In early 2023, Nigerians will head to the polls to elect a new president. With incumbent Muhammadu Buhari (APC) term-limited, the nation stands at a crossroads. Us at Africa Elects aim to introduce you, readers, to the background behind these elections and Nigerian politics overall during the upcoming year. This piece kicks off the process by introducing you to the dynamic factors dictating the next presidential election even before party primaries. Here is a closer look at the political situation and overview of the Nigerian political context as of March 2022.
Nigeria is the most populous nation in Africa, home to a diverse and rapidly growing population of already 200 million people. Since the end of military rule in 1999, the nation’s political system has been a house of cards—a delicate balance of power facing new threats every four years. In 2015, Nigeria’s fragile democracy survived one of its most difficult challenges to-date: a highly-competitive election between two bitter rivals under the backdrop of a north-eastern Islamist insurgency. The election was won by the opposition candidate—and former military dictator—Muhammadu Buhari of the vaguely centrist All Progressives Congress (APC), defeating incumbent Goodluck Jonathan of the vaguely centre-right People’s Democratic Party (PDP) in a rematch of the 2011 election. Buhari’s election and subsequent inauguration became Nigeria’s first peaceful transfer of power between an outgoing president and a member of the opposition, setting the scene for a new era of Nigerian politics.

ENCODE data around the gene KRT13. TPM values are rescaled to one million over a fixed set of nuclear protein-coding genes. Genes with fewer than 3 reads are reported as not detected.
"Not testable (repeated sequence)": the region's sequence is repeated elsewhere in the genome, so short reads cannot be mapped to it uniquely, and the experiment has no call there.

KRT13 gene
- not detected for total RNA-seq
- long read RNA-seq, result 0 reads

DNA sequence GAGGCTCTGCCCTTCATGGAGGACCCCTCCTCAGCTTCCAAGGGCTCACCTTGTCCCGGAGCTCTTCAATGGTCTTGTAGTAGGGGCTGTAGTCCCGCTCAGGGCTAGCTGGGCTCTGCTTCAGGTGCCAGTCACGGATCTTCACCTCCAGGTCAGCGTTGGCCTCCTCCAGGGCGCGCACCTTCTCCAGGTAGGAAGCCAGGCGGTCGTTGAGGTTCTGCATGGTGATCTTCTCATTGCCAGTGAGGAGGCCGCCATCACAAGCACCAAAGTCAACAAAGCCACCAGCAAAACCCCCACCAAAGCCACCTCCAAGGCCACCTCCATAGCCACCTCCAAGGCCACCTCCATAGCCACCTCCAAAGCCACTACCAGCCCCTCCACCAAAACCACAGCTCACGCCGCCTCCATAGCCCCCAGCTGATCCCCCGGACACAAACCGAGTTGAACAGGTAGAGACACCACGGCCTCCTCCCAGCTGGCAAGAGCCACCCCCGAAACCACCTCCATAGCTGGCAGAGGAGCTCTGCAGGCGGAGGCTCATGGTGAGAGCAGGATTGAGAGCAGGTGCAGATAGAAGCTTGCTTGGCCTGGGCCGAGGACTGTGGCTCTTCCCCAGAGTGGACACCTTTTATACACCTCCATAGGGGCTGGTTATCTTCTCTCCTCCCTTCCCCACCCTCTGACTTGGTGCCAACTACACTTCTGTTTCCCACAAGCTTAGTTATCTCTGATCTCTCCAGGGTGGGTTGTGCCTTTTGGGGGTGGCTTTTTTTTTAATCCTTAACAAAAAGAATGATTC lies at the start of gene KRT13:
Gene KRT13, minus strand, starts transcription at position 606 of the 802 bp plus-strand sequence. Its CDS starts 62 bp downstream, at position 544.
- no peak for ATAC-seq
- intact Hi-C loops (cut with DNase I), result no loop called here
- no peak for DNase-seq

Four years later, Buhari faced the polls again in his fifth run for president since 2003 for the first time as the incumbent. His first term was a mixed bag: the north-eastern insurgency was diminished but not defeated, his promised ‘war on corruption’ did not fully come to fruition, and he took frequent medical trips abroad to the chagrin of Nigerians facing an underdeveloped health system at home. Nonetheless, Buhari was reëlected in 2019 over PDP nominee Atiku Abubakar, albeit with the PDP unsuccessfully contesting the results to the Supreme Court. Although new intercity train lines have opened and the insurgency in the northeast has been further repelled, even Buhari supporters admit that his second term has been somewhat disappointing. The president’s massive borrowing has economists sounding alarms, and violent crackdowns on protesters along with a seven-month ban on Twitter have damaged Nigeria’s international reputation. Now, gangs of ‘bandits’ terrorise the north-west, conflict between herders and farmers erode the middle belt, pirates threaten vital shipping lines off the Niger Delta, and a renewed separatist movement immobilised the south-east. Combined with a nationwide kidnapping epidemic, it is clear that Buhari’s 2015 campaign promise to bring ‘peace’ to the nation aged terribly. Nonetheless, the election of 2023 between Buhari’s All Progressives Congress and the main opposition, the People’s Democratic Party, is shaping up to be very competitive.